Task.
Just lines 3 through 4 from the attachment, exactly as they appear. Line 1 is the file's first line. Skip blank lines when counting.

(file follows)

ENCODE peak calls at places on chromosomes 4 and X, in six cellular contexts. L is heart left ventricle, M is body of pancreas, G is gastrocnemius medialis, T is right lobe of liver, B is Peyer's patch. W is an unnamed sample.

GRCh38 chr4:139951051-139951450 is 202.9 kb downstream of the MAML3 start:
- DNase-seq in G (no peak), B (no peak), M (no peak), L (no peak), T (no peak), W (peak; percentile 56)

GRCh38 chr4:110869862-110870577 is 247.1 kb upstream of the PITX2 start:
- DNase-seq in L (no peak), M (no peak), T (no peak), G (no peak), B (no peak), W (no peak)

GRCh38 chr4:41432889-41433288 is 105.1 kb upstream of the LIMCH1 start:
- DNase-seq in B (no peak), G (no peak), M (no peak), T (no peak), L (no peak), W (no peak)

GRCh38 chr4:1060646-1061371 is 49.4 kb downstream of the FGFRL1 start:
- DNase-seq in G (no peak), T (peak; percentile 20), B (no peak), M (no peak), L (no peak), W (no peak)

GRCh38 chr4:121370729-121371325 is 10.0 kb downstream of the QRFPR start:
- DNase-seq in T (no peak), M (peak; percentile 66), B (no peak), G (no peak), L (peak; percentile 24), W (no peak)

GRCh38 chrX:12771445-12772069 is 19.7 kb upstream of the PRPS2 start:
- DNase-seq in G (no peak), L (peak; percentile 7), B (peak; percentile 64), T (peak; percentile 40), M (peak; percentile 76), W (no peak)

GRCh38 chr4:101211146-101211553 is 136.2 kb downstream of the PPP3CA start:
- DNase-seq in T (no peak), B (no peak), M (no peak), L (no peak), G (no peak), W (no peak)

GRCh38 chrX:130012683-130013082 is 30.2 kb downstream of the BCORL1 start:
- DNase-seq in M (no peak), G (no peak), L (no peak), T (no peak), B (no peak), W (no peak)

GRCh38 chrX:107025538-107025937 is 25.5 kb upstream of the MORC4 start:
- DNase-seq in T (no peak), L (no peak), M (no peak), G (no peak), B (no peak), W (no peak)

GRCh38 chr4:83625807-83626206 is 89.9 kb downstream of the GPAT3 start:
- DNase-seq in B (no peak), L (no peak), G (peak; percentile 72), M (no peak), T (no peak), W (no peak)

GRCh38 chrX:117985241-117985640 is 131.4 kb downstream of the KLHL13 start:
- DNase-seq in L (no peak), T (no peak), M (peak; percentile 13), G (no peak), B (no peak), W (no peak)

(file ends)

- DNase-seq in G (no peak), B (no peak), M (no peak), L (no peak), T (no peak), W (peak; percentile 56)

GRCh38 chr4:110869862-110870577 is 247.1 kb upstream of the PITX2 start: